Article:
Ryan eyes push for 'entitlement reform' in 2018

House Speaker Paul RyanPaul Davis RyanGOP lambasts Trump over performance in Helsinki Trump stuns the world at Putin summit Former Trump aide says he canceled CNN appearance over 'atrocious' Helsinki coverage MORE (R-Wis.) on Wednesday said House Republicans will aim to cut spending on Medicare, Medicaid and welfare programs next year as a way to trim the federal deficit.

“We’re going to have to get back next year at entitlement reform, which is how you tackle the debt and the deficit,” Ryan said during an interview on Ross Kaminsky's talk radio show.

Health-care entitlements such as Medicare and Medicaid “are the big drivers of debt,” Ryan said, “so we spend more time on the health-care entitlements, because that's really where the problem lies, fiscally speaking."

Ryan said he’s been speaking privately with President TrumpDonald John TrumpShocking summit with Putin caps off Trump’s turbulent Europe trip GOP lambasts Trump over performance in Helsinki Trump stuns the world at Putin summit MORE, who is beginning to warm to the idea of slowing the spending growth in entitlements.

ADVERTISEMENT

During his campaign, Trump repeatedly promised not to cut Medicare, Medicaid or Social Security.

“I think the president is understanding choice and competition works everywhere, especially in Medicare,” Ryan said.

House and Senate Republicans are currently working on their plans for tax reform, which are estimated to add more than $1 trillion to the deficit. Democrats have voiced concerns that the legislation could lead to cuts to the social safety net.

Ryan is one of a growing number of GOP leaders who have mentioned the need for Congress to cut entitlement spending next year.

Last week, House Ways and Means Committee Chairman Kevin BradyKevin Patrick BradyIRS reduces donor reporting rules for some tax-exempt groups Overnight Health Care: Over 7,000 fail to meet Medicaid work rules in Arkansas | Judge temporarily halts deportations of reunited families | GOP chair in talks over restarting ObamaCare payments GOP chairman in talks with Trump officials on restarting key ObamaCare payments MORE (R-Texas) said that once the tax bill was done, “welfare reform” was up next.

Sen. Marco RubioMarco Antonio RubioRubio: Trump's remarks on Russian election meddling 'not accurate' The Hill's Morning Report — Trump, Putin meet under cloud of Mueller’s Russia indictments Scottish beer company offering ‘tiny cans’ for Trump’s ‘tiny hands’ MORE (R-Fla.), last week, said “instituting structural changes to Social Security and Medicare for the future” will be the best way to reduce spending and generate economic growth.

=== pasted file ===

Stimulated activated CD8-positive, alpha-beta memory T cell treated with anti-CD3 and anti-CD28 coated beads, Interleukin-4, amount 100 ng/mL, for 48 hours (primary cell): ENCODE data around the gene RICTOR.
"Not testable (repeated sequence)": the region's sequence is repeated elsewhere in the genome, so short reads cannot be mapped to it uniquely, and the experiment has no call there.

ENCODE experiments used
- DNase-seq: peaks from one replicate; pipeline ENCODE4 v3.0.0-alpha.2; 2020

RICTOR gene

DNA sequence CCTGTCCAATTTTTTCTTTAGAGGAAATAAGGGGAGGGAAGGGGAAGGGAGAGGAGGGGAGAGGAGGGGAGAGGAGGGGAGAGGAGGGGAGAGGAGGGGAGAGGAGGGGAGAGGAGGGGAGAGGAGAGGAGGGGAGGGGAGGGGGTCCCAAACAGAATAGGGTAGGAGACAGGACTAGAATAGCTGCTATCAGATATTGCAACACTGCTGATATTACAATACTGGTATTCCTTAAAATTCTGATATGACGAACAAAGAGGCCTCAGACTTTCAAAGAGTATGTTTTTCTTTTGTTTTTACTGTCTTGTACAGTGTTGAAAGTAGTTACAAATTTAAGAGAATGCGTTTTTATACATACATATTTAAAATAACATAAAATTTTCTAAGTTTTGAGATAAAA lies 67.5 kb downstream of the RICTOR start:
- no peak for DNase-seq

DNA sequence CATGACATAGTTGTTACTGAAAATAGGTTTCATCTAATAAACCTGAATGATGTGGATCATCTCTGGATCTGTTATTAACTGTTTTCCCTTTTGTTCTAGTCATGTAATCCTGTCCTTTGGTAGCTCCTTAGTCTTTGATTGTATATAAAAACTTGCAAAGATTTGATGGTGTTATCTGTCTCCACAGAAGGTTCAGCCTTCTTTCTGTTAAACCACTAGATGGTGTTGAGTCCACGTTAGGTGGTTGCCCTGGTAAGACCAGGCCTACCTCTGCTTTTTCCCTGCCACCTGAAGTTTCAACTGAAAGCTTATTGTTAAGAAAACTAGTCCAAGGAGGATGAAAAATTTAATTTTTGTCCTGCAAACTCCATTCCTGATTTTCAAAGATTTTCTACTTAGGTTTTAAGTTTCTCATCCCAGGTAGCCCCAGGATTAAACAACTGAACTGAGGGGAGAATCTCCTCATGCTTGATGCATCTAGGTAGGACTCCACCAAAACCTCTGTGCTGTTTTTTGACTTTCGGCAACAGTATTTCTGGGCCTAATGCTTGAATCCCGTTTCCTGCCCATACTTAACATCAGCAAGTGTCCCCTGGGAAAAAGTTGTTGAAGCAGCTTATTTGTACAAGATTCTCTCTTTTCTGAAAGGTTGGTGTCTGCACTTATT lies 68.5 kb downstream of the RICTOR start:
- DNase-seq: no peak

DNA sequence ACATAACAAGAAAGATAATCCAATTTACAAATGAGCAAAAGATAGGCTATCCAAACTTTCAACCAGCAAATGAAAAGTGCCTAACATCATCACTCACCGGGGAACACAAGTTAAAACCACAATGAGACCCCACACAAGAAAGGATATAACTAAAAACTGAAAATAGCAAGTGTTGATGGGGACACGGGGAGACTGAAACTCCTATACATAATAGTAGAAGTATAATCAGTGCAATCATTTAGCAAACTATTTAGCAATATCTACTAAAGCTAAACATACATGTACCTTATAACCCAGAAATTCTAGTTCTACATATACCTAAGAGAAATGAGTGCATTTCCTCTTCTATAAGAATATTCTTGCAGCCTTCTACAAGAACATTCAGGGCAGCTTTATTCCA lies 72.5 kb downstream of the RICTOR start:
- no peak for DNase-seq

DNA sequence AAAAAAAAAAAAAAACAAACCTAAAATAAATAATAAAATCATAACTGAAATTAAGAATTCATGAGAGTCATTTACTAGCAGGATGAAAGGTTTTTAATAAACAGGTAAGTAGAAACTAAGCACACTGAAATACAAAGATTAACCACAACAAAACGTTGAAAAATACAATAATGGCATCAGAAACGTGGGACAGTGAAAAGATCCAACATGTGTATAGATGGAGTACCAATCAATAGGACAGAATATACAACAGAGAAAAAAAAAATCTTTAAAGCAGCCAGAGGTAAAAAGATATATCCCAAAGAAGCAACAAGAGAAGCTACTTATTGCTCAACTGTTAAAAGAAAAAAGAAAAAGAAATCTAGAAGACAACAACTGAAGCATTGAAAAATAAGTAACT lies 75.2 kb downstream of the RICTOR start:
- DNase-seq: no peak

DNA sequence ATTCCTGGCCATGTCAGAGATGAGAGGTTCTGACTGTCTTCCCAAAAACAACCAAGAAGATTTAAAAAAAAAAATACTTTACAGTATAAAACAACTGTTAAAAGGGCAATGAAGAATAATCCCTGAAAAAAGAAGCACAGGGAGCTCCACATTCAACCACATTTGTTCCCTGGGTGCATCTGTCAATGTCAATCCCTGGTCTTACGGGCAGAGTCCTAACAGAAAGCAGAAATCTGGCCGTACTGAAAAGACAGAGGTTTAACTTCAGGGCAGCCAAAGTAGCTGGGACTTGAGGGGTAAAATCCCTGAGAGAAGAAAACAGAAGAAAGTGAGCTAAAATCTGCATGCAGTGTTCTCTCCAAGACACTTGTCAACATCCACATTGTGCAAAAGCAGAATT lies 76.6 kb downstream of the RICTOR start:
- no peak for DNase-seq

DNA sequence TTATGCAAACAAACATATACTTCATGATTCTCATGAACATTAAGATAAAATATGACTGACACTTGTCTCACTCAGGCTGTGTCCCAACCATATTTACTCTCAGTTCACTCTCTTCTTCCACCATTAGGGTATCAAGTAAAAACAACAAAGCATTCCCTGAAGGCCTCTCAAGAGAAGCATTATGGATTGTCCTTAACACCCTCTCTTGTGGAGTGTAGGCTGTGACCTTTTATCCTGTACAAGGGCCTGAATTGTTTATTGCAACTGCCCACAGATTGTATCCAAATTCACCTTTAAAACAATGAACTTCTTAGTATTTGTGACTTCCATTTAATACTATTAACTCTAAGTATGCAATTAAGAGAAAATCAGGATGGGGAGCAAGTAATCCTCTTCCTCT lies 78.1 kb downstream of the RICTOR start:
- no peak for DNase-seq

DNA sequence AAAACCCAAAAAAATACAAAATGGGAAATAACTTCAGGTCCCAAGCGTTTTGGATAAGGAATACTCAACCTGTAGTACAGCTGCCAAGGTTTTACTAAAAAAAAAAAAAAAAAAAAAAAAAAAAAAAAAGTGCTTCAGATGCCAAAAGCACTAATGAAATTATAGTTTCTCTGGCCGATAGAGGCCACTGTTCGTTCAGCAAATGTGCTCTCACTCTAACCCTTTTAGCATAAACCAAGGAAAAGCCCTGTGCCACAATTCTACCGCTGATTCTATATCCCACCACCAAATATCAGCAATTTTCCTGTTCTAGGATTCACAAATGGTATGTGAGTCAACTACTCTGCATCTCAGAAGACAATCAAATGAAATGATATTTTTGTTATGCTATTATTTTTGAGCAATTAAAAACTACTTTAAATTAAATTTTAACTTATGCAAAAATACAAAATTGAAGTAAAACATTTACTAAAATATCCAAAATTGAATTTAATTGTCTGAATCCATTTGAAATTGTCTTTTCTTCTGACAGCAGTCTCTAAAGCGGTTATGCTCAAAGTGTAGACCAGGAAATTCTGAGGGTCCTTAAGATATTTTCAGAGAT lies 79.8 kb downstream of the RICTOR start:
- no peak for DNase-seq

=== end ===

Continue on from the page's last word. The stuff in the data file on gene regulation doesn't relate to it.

Rep. Jeb HensarlingThomas (Jeb) Jeb HensarlingOn The Money: US files complaints at WTO | House leaders get deal to boost biz investment | Mnuchin says US will consider Iran sanctions waivers | FCC deals blow to Sinclair-Tribune merger House leaders strike bipartisan deal to boost business investment Five GOP lawmakers mulling bid to lead conservative caucus MORE (R-Texas), chairman of the House Financial Services Committee, told Bloomberg TV that “the most important thing we can do with respect to the national debt, what we need to do, is obviously reform current entitlement programs for future generations.”

Ryan also mentioned that he wants to work on changing the welfare system, and Republicans have in the past expressed a desire to add work requirements to programs such as food stamps.

Speaking on the Senate floor while debating the tax bill last week, Senate Finance Committee Chairman Orrin HatchOrrin Grant HatchGOP lambasts Trump over performance in Helsinki Senate panel to vote Thursday on Trump's pick to lead IRS Romney: Trump's remarks at Putin summit 'disgraceful and detrimental to democratic principles' MORE (R-Utah) said he had a “rough time wanting to spend billions and billions and trillions of dollars to help people who won’t help themselves, won’t lift a finger and expect the federal government to do everything.”  

His comments were echoed by Ryan.

"We have a welfare system that's trapping people in poverty and effectively paying people not to work," Ryan said Wednesday. "We've got to work on that.”